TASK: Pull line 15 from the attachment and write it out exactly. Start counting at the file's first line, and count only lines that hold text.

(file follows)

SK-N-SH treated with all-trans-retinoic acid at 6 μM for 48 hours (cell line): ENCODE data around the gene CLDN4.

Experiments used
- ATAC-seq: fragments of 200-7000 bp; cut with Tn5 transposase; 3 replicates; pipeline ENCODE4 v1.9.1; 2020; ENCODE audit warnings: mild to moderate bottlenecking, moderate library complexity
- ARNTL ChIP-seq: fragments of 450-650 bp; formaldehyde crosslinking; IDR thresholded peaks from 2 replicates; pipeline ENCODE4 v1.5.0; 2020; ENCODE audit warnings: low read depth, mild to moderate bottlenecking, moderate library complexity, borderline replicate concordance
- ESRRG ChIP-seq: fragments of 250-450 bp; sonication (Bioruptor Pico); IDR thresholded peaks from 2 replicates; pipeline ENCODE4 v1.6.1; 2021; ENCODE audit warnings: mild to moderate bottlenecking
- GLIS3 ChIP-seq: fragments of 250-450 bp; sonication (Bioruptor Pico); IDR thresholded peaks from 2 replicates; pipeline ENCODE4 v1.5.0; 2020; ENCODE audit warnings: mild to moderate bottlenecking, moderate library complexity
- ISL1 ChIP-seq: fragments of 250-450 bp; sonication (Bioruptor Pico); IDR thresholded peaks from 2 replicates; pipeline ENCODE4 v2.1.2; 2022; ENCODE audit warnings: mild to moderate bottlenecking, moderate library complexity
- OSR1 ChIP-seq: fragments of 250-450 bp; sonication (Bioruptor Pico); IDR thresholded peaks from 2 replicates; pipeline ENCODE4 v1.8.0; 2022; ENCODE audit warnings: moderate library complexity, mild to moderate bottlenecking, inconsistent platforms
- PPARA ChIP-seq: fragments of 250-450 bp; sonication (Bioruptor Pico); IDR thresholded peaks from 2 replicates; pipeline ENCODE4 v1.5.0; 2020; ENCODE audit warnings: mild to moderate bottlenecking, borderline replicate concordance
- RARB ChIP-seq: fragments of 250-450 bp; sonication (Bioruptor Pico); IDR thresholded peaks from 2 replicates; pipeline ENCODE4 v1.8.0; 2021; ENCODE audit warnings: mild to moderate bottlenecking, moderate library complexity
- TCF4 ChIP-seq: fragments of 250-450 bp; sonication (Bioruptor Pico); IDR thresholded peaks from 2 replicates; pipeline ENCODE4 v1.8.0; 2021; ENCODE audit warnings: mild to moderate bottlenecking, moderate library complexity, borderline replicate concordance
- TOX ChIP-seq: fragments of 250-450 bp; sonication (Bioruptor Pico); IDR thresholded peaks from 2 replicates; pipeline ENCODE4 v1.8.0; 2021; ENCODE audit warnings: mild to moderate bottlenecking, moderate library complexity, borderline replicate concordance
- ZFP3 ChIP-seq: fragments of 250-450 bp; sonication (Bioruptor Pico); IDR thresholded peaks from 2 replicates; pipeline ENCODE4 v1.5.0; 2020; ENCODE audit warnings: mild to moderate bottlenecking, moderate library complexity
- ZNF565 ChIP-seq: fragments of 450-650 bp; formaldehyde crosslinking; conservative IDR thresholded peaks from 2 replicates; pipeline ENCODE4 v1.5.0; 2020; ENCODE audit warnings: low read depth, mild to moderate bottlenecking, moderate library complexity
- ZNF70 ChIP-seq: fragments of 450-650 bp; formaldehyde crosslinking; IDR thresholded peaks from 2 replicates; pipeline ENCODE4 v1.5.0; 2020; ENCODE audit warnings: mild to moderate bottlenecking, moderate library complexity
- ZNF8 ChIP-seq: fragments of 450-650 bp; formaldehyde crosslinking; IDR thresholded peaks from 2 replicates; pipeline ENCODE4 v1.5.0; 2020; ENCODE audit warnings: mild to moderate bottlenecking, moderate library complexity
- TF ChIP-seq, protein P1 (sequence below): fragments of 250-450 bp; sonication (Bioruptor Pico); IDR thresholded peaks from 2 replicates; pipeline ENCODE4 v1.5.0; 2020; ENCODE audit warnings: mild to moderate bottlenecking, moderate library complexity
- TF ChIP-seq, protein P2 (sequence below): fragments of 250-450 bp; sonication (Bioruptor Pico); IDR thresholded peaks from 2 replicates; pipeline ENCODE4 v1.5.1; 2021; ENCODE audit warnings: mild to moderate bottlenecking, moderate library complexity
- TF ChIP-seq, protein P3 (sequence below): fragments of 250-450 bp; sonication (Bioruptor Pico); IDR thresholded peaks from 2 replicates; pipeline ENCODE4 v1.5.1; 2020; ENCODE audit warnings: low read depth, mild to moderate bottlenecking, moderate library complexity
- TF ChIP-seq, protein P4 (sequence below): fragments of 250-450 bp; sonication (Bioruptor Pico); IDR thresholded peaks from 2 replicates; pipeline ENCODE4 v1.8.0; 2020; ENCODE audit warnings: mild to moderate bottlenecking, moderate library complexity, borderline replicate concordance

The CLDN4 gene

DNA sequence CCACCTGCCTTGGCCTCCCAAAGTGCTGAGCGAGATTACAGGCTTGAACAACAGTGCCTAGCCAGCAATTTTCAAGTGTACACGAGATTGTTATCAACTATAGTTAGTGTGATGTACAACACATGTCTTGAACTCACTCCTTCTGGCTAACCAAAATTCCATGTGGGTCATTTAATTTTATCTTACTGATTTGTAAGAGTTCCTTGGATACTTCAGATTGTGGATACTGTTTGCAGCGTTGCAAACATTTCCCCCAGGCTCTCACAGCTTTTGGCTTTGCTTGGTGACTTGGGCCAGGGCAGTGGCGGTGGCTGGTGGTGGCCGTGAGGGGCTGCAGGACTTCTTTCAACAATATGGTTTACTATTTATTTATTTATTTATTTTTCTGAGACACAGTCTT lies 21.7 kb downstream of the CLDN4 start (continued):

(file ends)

- ZNF70 ChIP-seq: fragments of 450-650 bp; formaldehyde crosslinking; IDR thresholded peaks from 2 replicates; pipeline ENCODE4 v1.5.0; 2020; ENCODE audit warnings: mild to moderate bottlenecking, moderate library complexity